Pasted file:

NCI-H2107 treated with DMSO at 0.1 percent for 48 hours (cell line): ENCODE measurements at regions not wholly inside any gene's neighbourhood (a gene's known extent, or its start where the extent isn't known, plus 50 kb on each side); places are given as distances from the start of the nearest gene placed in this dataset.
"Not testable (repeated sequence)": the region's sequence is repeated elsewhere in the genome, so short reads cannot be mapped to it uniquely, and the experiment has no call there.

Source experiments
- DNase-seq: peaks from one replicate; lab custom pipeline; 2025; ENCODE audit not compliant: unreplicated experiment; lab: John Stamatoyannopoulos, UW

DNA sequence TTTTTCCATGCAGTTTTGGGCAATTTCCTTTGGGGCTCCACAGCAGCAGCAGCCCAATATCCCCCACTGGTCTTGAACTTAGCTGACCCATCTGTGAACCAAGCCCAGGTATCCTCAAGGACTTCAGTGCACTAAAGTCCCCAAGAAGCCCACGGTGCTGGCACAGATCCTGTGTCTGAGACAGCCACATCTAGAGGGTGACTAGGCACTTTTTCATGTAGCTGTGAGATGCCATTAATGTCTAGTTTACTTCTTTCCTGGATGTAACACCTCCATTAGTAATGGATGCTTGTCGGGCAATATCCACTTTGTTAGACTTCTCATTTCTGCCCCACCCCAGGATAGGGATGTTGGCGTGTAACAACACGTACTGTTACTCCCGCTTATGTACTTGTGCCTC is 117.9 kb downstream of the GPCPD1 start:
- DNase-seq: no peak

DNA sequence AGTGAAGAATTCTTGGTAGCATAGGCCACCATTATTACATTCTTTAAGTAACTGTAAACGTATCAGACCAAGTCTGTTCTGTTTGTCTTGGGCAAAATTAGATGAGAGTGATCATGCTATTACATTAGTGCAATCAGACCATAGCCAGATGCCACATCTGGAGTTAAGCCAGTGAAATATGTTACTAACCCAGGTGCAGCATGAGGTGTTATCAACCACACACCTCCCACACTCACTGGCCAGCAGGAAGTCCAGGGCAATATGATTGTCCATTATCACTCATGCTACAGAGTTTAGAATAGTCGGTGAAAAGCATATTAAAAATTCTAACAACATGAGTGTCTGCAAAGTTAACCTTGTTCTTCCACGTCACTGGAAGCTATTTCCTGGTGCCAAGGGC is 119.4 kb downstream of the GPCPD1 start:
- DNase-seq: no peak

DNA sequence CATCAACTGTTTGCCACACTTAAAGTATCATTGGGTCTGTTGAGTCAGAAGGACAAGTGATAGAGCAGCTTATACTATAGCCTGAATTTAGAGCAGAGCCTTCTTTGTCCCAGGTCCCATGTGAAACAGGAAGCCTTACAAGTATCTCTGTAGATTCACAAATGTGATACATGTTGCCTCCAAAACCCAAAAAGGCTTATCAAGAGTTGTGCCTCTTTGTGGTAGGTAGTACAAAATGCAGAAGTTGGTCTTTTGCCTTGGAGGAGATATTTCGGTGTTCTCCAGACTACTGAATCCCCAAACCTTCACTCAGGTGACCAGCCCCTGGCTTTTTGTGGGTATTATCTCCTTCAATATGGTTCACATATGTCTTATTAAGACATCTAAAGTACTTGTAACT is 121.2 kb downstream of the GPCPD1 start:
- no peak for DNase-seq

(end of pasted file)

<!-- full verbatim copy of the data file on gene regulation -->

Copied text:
NCI-H2107 treated with DMSO at 0.1 percent for 48 hours (cell line): ENCODE measurements at regions not wholly inside any gene's neighbourhood (a gene's known extent, or its start where the extent isn't known, plus 50 kb on each side); places are given as distances from the start of the nearest gene placed in this dataset.
"Not testable (repeated sequence)": the region's sequence is repeated elsewhere in the genome, so short reads cannot be mapped to it uniquely, and the experiment has no call there.

Source experiments
- DNase-seq: peaks from one replicate; lab custom pipeline; 2025; ENCODE audit not compliant: unreplicated experiment; lab: John Stamatoyannopoulos, UW

DNA sequence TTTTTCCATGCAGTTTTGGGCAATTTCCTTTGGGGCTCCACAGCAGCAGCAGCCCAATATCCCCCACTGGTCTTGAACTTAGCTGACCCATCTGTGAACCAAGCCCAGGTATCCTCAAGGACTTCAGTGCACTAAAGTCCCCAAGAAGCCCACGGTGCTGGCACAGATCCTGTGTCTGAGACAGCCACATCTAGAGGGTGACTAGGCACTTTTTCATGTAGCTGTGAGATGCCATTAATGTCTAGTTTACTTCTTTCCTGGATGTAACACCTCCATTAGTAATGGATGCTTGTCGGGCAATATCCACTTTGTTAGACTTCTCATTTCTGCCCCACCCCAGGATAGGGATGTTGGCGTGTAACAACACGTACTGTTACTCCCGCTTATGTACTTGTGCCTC is 117.9 kb downstream of the GPCPD1 start:
- DNase-seq: no peak

DNA sequence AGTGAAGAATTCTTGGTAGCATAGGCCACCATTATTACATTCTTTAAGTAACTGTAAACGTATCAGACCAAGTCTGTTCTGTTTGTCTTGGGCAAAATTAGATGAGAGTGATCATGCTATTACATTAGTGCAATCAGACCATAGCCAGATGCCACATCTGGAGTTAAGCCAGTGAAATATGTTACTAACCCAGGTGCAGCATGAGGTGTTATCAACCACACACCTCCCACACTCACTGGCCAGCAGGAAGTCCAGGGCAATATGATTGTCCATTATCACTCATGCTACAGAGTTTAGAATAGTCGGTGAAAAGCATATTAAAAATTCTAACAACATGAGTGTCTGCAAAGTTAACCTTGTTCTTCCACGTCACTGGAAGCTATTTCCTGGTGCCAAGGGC is 119.4 kb downstream of the GPCPD1 start:
- DNase-seq: no peak

DNA sequence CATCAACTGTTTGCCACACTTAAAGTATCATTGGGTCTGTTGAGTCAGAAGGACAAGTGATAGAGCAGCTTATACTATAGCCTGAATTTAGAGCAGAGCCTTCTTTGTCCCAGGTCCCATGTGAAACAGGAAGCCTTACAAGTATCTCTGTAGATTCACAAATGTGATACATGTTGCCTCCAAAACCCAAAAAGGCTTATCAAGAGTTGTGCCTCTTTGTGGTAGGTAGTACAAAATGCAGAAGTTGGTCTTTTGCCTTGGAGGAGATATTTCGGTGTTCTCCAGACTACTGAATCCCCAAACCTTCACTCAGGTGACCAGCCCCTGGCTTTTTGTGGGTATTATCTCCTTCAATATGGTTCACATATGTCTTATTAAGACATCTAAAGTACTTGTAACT is 121.2 kb downstream of the GPCPD1 start:
- no peak for DNase-seq